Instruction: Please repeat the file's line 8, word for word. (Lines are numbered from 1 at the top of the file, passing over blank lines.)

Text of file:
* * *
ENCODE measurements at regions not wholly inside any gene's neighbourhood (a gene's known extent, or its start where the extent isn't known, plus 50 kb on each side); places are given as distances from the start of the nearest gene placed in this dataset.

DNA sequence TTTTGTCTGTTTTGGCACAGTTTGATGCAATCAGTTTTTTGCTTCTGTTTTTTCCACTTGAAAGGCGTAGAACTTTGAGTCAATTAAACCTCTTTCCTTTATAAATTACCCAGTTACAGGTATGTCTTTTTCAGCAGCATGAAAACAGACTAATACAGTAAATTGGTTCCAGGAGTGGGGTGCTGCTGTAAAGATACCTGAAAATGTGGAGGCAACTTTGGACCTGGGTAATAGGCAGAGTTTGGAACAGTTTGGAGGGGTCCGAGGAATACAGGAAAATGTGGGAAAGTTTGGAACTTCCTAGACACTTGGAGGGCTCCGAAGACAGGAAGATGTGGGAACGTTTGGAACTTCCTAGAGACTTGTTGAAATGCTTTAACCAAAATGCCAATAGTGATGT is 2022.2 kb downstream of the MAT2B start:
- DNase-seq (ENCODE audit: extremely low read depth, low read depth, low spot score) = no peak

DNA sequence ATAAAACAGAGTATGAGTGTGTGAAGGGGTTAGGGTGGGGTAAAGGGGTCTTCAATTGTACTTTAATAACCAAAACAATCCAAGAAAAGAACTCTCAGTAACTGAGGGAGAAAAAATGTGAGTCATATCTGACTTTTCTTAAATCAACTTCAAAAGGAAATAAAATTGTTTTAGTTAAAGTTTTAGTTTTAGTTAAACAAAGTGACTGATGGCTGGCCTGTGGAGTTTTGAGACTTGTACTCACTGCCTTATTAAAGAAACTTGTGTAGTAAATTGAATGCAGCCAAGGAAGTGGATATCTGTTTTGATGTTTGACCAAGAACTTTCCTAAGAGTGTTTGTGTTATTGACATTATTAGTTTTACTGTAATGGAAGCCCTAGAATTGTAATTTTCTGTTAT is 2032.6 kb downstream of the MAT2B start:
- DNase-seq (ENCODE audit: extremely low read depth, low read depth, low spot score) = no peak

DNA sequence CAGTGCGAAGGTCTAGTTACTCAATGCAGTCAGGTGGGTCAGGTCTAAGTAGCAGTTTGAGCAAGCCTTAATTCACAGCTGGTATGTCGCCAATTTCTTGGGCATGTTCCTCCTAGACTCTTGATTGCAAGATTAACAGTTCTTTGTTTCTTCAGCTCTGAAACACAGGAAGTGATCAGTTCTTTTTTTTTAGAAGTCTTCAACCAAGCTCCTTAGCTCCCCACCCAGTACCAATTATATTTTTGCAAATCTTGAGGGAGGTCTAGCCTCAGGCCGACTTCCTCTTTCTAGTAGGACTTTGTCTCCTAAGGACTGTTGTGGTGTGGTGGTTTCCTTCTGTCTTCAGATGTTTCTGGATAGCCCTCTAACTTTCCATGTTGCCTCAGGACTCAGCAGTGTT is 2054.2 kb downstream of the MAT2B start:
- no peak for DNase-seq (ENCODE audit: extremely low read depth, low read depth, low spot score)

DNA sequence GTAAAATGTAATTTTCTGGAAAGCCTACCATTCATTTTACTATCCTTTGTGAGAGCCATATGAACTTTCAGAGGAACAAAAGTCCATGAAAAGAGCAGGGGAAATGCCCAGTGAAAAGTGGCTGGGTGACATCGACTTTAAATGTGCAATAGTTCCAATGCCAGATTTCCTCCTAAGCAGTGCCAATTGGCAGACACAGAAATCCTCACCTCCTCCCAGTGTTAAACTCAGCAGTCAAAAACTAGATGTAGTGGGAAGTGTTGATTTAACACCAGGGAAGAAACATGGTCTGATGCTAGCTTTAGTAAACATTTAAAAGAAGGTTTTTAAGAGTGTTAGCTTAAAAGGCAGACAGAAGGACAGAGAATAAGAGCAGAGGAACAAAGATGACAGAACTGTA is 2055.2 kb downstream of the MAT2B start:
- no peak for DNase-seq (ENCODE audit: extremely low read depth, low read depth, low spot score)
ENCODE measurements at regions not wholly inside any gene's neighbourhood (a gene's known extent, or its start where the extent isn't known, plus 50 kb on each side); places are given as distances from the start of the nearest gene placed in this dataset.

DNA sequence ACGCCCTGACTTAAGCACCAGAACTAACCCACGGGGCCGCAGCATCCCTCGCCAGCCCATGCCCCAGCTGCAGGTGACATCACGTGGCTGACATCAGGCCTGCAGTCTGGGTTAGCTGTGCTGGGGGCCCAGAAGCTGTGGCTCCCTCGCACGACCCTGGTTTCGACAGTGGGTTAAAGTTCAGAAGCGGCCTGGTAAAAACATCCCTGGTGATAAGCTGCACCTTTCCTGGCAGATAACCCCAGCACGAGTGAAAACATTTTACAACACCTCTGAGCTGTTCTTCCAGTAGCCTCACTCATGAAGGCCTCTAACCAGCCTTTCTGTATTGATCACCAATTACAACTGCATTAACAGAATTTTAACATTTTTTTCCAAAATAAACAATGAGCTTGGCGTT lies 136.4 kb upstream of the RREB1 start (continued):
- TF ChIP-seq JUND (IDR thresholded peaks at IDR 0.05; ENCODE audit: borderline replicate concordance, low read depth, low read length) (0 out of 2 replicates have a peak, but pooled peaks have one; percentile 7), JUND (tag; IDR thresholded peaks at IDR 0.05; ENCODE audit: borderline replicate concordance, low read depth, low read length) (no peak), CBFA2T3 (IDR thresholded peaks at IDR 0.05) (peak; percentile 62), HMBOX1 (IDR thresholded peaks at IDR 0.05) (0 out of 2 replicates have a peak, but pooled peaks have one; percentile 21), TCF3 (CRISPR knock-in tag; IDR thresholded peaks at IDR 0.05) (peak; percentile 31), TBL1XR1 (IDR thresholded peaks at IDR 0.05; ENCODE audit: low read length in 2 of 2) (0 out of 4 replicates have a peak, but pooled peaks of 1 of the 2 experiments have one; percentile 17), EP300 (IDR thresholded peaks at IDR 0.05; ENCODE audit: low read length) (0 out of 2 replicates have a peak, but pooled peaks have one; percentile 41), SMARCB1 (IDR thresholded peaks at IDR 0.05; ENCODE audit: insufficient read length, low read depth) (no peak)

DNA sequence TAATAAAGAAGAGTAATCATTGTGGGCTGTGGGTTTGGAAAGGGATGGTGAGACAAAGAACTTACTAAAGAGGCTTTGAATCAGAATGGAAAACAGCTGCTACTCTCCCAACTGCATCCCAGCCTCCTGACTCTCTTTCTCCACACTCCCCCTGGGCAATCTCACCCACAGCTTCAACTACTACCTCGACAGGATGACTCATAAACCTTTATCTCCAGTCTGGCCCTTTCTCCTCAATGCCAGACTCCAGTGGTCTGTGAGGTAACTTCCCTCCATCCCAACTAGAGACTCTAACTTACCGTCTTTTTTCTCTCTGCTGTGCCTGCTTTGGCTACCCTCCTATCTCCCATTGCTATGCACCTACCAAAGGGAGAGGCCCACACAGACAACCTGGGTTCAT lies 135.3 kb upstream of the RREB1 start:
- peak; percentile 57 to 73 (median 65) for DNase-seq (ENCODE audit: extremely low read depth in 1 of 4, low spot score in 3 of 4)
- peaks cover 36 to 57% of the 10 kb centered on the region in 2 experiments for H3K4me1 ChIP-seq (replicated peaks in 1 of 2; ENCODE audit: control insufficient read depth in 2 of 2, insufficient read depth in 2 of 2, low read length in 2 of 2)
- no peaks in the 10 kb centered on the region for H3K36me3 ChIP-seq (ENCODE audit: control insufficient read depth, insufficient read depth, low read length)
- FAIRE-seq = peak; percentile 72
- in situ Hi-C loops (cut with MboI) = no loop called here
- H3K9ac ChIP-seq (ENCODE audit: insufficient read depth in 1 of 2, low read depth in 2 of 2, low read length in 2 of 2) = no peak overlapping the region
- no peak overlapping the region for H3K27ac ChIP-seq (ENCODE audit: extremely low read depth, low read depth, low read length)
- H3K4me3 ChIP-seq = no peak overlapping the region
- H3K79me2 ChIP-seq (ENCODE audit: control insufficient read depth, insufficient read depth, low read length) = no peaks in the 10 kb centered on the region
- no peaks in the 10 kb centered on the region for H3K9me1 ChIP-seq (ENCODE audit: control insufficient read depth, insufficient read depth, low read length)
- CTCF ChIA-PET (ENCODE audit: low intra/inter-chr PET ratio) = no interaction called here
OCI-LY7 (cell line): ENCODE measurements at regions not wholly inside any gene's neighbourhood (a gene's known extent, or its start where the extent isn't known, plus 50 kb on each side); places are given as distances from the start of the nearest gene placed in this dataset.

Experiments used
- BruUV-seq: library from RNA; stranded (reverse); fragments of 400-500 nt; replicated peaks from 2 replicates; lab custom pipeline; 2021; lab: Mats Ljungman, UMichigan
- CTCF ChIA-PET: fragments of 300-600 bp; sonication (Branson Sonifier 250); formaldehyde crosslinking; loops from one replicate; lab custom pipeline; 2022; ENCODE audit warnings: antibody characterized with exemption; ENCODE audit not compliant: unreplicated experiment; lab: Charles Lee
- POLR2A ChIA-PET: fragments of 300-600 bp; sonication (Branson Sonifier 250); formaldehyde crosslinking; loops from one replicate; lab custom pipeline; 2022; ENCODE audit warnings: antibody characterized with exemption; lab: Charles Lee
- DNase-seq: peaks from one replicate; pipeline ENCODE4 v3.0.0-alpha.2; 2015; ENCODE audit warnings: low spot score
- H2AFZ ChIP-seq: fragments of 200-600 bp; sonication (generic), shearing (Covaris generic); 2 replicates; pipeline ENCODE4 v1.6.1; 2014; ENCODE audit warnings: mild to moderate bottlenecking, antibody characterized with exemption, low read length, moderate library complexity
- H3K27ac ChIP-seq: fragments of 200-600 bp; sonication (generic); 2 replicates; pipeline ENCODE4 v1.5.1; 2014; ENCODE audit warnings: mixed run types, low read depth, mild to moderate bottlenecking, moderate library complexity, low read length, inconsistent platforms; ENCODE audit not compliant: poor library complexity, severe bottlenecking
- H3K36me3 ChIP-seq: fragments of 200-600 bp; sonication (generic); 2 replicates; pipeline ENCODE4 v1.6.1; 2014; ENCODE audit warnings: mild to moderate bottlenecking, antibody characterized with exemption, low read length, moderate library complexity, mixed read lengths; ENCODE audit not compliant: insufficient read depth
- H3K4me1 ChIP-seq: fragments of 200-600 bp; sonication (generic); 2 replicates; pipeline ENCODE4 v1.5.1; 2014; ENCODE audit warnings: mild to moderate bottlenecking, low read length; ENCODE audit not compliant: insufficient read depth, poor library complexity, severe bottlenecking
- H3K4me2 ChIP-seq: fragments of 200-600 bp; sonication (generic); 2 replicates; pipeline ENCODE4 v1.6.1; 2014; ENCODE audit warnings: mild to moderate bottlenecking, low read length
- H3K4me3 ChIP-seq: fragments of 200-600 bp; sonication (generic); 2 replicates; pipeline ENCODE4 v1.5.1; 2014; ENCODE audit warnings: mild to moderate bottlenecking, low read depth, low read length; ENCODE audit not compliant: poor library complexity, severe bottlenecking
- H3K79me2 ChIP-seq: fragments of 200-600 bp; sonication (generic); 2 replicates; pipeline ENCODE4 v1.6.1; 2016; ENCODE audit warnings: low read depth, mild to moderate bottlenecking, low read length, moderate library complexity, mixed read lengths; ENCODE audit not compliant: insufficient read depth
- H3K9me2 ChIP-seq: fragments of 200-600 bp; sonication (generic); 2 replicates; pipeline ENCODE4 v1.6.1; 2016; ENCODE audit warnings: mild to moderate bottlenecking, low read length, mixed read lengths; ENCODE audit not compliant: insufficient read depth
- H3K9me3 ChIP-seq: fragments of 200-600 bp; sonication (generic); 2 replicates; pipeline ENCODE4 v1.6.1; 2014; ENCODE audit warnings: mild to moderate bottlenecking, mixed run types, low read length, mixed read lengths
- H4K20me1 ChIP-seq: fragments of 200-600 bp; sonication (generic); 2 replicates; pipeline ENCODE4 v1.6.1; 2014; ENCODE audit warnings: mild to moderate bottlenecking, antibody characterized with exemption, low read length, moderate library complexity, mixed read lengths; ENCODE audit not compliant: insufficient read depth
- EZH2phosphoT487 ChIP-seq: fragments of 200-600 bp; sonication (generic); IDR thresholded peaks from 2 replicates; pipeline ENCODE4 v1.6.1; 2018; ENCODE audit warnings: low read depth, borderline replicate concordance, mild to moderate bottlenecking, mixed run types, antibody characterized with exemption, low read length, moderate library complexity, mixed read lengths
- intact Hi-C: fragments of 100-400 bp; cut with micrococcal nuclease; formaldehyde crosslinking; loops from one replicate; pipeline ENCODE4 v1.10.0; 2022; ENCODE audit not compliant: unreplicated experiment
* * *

DNA sequence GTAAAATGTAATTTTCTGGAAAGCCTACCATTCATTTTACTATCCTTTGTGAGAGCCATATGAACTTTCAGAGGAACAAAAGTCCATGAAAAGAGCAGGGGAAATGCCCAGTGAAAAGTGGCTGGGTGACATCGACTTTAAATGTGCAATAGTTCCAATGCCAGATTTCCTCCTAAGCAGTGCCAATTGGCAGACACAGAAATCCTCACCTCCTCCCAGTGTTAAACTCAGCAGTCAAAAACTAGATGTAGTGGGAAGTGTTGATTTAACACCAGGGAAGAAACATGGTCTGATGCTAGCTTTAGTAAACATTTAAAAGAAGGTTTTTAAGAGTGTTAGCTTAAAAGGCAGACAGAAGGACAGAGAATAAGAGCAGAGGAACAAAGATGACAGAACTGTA is 2055.2 kb downstream of the MAT2B start: